But the worst effects seems to be on the economy and security...

Five years ago, the U.S. commanded 60% of the global corn market. Today the U.S. market share has fallen to less than 30%. And as a reminder, gas prices are at $4.00/gallon.

The high price of food has led to serious shortages in emerging markets. Egypt is on the verge of a counterrevolution. Millions will starve to death around the world because of senators in Iowa and 27 other states who want ethanol boondoggles.

At the same time, the U.S. will have less leverage to influence the ongoing political transformation because the global corn market is being over taken by Brazil, Argentina, and the Ukraine — countries that don't stick their food in their cars, and thus have it available for export.

Furthermore, the U.S. will be blamed for high food prices and staving children. The United Nations has warned, “World grain reserves are so dangerously low that severe weather in the United States or other food-exporting countries could trigger a major hunger crisis next year.”

Emerging market food shortages will increase Al-Qaeda membership, which in turn will lead to more attacks on Americans.

Back at home, the middle class is paying more for food and gas. This has a direct impact on disposable income and will delay the economic recovery.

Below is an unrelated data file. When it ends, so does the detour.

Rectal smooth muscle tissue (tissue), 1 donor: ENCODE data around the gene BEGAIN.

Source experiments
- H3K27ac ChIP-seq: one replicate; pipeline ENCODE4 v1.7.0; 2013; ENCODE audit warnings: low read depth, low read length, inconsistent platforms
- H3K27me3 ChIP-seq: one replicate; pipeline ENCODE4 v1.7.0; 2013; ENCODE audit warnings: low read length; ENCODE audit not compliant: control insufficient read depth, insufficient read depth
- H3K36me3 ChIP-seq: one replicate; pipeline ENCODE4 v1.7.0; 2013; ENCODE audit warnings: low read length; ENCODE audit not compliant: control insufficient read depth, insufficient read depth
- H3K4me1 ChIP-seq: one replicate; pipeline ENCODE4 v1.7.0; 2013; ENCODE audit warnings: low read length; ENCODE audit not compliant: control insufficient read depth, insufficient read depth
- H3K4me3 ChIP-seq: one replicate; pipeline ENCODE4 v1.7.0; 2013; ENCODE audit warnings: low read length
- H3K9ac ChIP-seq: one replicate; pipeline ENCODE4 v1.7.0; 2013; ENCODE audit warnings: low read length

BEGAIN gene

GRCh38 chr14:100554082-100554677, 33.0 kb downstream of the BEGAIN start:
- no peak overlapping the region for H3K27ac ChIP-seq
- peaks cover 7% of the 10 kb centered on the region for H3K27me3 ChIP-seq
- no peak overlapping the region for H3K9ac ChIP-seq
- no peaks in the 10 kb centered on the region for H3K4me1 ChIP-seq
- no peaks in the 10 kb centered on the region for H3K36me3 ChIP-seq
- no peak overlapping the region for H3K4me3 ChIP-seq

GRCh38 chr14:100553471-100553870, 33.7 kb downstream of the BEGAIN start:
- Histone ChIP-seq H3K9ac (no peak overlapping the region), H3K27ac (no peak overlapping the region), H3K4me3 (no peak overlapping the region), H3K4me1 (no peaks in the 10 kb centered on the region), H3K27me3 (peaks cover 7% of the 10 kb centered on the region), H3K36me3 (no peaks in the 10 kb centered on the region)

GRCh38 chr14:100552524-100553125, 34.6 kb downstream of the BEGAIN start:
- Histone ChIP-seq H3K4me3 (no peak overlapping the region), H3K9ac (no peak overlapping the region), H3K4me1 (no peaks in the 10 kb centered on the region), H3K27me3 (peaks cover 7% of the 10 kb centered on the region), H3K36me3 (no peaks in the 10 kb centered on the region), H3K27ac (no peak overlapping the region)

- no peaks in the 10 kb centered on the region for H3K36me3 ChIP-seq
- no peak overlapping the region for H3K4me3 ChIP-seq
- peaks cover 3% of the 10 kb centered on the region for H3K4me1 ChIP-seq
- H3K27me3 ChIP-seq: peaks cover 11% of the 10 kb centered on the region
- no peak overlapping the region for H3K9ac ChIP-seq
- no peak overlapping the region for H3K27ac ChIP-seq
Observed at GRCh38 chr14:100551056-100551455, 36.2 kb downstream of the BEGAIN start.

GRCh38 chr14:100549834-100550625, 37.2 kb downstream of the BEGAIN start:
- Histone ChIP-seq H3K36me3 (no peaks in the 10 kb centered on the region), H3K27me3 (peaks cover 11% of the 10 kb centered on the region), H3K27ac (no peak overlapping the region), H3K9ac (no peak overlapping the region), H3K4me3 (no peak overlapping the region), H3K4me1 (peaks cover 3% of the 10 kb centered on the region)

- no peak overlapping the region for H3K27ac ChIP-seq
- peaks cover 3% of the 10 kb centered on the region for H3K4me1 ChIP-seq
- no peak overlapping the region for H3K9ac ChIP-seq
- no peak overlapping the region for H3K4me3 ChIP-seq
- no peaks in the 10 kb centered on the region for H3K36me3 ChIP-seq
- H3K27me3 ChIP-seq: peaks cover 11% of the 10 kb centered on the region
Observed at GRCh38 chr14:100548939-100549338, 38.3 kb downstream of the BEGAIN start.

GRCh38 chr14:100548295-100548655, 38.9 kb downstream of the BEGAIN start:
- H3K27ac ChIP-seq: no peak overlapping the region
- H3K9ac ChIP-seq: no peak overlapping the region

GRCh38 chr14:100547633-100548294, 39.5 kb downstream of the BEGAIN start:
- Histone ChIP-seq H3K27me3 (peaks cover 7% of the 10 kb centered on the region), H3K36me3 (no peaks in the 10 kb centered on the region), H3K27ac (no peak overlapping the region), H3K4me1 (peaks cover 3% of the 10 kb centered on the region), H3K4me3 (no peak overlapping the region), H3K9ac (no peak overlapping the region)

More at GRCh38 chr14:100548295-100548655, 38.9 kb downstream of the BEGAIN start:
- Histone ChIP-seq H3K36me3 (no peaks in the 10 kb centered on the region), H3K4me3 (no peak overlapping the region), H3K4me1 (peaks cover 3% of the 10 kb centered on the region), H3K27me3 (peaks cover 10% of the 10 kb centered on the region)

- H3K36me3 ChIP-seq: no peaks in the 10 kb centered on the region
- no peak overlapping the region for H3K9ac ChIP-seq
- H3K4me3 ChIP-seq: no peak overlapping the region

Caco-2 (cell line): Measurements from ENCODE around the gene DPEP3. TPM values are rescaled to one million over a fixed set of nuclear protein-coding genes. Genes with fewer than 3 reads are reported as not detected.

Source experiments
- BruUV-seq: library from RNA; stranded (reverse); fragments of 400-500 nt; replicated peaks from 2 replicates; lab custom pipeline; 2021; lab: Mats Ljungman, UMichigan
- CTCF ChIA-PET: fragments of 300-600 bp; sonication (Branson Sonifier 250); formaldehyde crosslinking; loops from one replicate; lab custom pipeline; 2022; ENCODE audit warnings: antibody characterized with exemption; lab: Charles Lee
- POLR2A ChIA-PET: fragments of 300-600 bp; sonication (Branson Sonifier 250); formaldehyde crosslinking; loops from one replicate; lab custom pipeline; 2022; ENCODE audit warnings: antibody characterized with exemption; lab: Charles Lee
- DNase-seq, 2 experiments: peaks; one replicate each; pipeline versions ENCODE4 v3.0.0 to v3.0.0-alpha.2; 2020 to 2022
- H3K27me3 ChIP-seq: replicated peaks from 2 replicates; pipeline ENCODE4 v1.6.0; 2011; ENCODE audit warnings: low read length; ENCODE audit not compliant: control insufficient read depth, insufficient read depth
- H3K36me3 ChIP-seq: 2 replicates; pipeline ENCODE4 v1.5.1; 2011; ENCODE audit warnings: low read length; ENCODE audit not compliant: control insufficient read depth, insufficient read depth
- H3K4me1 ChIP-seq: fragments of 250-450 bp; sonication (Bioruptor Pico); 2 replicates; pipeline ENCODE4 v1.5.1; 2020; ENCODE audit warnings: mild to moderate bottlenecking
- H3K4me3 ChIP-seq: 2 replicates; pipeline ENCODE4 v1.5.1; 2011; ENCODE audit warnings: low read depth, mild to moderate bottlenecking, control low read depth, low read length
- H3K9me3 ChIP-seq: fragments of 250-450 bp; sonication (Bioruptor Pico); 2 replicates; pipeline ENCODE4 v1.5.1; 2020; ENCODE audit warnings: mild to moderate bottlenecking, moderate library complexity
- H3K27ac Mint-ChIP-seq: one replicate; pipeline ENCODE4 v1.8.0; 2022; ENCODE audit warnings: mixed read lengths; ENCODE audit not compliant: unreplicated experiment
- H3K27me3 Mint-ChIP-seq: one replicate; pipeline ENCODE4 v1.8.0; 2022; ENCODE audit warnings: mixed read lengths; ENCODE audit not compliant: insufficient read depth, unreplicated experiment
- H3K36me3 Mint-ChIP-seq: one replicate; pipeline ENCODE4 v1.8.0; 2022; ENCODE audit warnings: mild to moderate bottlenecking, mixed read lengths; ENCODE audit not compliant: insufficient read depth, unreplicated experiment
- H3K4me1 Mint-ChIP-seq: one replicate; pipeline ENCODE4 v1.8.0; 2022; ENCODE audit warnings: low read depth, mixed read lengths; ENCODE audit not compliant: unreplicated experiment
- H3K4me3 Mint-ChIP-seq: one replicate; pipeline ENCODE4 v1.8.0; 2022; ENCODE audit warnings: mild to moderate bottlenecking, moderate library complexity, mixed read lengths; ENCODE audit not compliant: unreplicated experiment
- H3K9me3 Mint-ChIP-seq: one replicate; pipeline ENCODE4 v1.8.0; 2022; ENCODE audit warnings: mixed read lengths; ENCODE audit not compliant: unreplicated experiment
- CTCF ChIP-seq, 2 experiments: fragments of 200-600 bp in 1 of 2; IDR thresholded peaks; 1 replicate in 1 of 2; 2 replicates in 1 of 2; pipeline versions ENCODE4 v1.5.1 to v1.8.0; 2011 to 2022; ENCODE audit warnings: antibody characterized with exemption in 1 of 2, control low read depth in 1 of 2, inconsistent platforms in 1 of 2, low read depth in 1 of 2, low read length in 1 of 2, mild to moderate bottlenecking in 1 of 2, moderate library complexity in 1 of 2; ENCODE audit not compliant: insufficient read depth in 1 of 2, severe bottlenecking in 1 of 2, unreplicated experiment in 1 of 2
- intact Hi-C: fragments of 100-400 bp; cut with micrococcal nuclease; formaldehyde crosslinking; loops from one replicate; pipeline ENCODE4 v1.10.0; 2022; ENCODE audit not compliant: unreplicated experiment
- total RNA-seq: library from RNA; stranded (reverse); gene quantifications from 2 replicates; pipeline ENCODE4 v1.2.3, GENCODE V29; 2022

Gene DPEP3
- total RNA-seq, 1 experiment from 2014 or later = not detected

Those Ethanol Plants Are Failing

But wait, there's more...

From USA Today:

The persistent U.S. drought is taking a toll on producers of ethanol, with corn becoming so scarce that nearly two dozen ethanol plants have been forced to halt production.

The Renewable Fuels Association, an ethanol industry trade group, provided data to The Associated Press showing that 20 of the nation's 211 ethanol plants have ceased production over the past year, including five in January. Most remain open, with workers spending time performing maintenance-type tasks. But ethanol production won't likely resume until after 2013 corn is harvested in late August or September.

Industry experts don't expect a shortage — millions of barrels are stockpiled and the remaining 191 plants are still producing. Still, there is growing concern about what happens if the drought lingers through another corn-growing season.